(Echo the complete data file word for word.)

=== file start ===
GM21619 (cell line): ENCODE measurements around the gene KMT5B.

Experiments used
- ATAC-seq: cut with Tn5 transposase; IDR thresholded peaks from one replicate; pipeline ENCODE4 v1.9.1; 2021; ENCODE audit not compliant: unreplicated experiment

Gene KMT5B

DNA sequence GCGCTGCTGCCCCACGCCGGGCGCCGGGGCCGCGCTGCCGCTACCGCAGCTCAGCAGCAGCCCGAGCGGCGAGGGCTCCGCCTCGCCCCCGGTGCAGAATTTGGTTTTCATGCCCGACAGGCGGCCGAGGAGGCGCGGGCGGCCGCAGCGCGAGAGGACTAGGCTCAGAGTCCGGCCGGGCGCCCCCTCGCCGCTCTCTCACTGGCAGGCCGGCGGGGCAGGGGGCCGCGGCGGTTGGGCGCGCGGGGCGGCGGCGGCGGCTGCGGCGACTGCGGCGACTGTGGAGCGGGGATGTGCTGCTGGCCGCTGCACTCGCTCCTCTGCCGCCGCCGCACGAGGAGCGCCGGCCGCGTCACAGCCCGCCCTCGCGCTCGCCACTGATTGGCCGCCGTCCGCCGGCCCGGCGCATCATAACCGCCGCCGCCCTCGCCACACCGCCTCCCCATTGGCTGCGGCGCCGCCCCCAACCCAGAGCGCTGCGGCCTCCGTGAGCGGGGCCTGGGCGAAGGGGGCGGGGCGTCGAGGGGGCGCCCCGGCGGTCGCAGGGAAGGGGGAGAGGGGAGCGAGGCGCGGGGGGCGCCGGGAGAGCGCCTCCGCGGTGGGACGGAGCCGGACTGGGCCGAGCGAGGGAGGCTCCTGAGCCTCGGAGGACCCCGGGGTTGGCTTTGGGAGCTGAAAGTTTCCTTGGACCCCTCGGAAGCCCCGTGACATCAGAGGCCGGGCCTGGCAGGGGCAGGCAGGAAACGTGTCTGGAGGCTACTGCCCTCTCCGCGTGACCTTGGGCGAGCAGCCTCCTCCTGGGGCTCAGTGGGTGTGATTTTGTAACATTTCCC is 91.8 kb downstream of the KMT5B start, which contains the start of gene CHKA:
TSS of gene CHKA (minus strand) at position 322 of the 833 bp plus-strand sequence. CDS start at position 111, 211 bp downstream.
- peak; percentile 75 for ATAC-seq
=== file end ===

GM21619 (cell line): ENCODE measurements around the gene KMT5B.

Experiments used
- ATAC-seq: cut with Tn5 transposase; IDR thresholded peaks from one replicate; pipeline ENCODE4 v1.9.1; 2021; ENCODE audit not compliant: unreplicated experiment

Gene KMT5B

DNA sequence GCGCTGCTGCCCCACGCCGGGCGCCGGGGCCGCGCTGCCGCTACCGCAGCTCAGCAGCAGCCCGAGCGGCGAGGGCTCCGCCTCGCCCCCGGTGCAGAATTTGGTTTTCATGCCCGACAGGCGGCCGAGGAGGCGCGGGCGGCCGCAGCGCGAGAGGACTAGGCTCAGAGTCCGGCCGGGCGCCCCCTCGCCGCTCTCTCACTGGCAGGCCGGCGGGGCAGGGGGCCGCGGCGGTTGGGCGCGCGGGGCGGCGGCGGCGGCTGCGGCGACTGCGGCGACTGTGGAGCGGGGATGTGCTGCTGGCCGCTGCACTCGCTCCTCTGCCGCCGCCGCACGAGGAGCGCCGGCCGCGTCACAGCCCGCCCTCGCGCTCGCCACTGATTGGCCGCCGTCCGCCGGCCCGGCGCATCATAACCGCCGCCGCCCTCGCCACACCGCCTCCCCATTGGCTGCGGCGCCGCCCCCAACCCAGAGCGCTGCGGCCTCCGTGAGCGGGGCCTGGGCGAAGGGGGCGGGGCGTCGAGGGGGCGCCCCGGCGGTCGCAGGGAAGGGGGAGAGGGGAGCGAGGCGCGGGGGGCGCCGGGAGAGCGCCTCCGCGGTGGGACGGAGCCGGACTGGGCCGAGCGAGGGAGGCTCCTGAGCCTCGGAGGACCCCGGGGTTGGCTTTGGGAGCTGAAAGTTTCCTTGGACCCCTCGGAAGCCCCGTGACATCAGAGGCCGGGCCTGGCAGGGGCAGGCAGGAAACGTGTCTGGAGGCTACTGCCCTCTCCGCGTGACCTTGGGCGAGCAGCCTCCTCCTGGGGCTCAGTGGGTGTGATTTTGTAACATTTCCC is 91.8 kb downstream of the KMT5B start, which contains the start of gene CHKA:
TSS of gene CHKA (minus strand) at position 322 of the 833 bp plus-strand sequence. CDS start at position 111, 211 bp downstream.
- peak; percentile 75 for ATAC-seq